Fairfax Launches the Battle of the Bins
Thursday, July 19, 2007
Fairfax County is trying to stop the invasion of massive storage and trash containers parked on its streets.
Fairfax police, at the urging of Supervisor Sharon S. Bulova (D-Braddock), have established a 24-hour hotline for residents to report any "portable on-demand storage" units or Dumpster-like bins parked on neighborhood streets. The police traffic unit has been assigned to investigate such complaints and will give the containers' owners four working days to remove the containers or have the police remove them at the owner's expense.
Police in Arlington, Loudoun and Prince William counties said they were aware of Fairfax's approach but had not had enough complaints to delve into investigating and towing such containers.
Bulova said her office was fielding a complaint every two weeks or so, except in winter, about large storage units obstructing the view of drivers on narrow streets or hindering drivers backing out of driveways, or people fearful that children might dart out from behind one into traffic. "And nobody's doing anything about it," Bulova said.
A spokeswoman for the PODS company did not return two calls for comment.
Bulova's staff investigated and found that state law prohibits placing large containers on state streets without proper permission. But Virginia transportation authorities told her they didn't have the resources to pursue container violators.
Local police, however, also had the authority to investigate and remove such potential traffic hazards. So Bulova sat down with Fairfax police commanders, who agreed to set up the anti-container hotline.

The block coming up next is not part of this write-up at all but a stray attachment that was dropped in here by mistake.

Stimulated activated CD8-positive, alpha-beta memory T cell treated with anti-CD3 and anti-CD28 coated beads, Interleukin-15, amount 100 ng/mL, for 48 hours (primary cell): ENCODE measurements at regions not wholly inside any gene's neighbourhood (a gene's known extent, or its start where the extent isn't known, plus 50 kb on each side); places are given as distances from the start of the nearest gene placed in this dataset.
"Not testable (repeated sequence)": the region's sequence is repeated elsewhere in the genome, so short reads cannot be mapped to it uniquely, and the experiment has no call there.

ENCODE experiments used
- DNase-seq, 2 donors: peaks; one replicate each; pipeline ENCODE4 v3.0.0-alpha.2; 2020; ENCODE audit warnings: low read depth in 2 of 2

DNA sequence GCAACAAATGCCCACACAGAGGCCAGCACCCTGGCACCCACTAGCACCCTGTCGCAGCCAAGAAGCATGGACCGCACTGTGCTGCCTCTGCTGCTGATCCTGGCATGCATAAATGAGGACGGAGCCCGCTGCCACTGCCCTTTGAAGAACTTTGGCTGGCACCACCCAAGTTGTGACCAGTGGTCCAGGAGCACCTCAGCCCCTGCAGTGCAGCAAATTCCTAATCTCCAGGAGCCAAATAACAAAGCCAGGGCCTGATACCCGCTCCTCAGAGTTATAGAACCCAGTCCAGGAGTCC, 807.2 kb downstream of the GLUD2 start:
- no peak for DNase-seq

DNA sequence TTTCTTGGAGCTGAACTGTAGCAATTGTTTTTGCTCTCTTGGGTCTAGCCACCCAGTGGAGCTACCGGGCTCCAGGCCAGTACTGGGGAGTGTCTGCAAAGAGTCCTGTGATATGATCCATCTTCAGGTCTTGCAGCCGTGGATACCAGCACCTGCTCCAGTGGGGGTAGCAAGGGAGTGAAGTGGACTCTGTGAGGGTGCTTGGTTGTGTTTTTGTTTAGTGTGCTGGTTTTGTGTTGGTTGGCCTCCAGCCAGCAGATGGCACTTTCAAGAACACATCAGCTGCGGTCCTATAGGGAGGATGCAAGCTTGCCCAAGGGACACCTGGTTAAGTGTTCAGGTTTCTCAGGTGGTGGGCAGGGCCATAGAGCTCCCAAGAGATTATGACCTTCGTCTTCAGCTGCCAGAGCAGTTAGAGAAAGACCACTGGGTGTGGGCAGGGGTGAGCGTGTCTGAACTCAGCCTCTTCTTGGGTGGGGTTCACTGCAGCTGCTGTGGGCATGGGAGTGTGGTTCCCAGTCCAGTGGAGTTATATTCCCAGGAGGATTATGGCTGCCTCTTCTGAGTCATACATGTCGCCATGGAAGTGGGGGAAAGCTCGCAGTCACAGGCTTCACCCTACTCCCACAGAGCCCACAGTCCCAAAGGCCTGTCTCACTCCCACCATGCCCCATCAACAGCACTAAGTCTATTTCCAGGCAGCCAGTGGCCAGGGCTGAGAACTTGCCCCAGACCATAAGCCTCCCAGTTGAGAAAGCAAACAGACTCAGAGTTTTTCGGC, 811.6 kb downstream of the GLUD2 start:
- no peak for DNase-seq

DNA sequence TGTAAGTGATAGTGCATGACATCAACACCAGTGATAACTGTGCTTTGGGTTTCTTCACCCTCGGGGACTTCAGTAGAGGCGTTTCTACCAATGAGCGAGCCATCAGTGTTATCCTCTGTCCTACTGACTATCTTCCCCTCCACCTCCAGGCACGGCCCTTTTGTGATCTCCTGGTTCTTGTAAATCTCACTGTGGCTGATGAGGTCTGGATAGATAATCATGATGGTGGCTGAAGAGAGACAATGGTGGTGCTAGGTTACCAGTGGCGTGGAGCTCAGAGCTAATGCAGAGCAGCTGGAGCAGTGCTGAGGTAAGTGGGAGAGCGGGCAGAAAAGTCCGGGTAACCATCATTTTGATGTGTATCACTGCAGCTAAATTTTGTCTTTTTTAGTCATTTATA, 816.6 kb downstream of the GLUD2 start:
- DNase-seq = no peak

Large refuse bins and storage containers such as PODS are legal if placed on private property, including driveways and front yards. "There are totally legitimate reasons for people to be using them," Bulova said. But her staff found people are using them "for additional storage, instead of putting up a legitimate storage shed. Or using them for a business being run out of the home."
Once the police receive a report of a container on a street, an officer will investigate. If the investigator determines the container is creating a traffic hazard, it will be removed immediately, Officer Don Gotthardt said, and the contents will be purged and stored by the police.
If the container isn't a traffic hazard but does violate the state law, police will notify the owner of the container -- not necessarily the homeowner -- and the owner will have four working days to remove it, Gotthardt said.
After four days, the police will have the container removed and the cost for removal and storage will be imposed on the owner. A misdemeanor summons also will be issued to the owner, Gotthardt said.
Spokesmen for the Arlington and Prince William police and Loudoun sheriff said they had not received enough complaints to devote more resources to the issue.
A Prince William spokeswoman said when someone sees an illegally parked container, they should call the non-emergency line, and police will check it out.